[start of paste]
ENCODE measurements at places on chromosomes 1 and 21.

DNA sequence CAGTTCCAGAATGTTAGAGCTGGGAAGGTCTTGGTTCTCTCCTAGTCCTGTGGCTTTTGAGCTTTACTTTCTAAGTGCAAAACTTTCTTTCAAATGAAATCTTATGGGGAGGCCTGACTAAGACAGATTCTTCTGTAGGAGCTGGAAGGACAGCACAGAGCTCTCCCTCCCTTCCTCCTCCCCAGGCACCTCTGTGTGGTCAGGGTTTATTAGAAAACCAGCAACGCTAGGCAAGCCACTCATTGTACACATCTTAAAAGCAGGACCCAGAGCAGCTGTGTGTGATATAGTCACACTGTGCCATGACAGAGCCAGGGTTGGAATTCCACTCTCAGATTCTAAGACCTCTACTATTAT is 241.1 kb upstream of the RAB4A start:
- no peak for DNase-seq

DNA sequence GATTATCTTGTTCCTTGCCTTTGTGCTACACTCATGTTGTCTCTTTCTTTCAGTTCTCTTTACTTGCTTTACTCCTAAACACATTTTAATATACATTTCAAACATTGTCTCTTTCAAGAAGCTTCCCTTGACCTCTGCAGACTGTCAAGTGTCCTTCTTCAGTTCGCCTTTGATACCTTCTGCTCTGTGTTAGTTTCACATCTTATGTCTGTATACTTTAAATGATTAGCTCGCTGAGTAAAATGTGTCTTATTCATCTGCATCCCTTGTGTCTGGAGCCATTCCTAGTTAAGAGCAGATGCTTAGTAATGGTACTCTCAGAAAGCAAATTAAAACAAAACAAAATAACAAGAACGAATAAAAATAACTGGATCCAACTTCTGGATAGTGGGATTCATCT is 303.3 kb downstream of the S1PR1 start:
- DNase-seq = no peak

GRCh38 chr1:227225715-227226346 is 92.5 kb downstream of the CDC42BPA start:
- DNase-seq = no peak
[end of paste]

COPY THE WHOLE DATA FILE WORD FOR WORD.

ENCODE measurements at places on chromosomes 1 and 21.

DNA sequence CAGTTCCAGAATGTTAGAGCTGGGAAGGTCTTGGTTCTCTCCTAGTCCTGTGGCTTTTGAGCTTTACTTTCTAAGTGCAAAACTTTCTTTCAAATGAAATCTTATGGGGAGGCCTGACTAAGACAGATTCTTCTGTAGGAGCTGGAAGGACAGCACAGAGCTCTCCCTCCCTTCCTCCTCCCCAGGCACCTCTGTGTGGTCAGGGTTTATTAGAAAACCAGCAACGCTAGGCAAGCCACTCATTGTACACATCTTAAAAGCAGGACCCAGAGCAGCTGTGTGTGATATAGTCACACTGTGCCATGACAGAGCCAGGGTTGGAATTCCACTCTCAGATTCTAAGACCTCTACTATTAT is 241.1 kb upstream of the RAB4A start:
- no peak for DNase-seq

DNA sequence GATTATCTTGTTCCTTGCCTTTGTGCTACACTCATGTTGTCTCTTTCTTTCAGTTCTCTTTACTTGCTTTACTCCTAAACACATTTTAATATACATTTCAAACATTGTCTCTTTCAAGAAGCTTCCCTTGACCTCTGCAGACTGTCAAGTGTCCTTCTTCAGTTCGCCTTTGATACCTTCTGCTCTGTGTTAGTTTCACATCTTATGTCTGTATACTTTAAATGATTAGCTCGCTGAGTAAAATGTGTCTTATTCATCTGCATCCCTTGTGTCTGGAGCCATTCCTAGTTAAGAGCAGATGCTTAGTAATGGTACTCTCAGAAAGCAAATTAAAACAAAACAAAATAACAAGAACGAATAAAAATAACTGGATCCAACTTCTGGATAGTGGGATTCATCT is 303.3 kb downstream of the S1PR1 start:
- DNase-seq = no peak

GRCh38 chr1:227225715-227226346 is 92.5 kb downstream of the CDC42BPA start:
- DNase-seq = no peak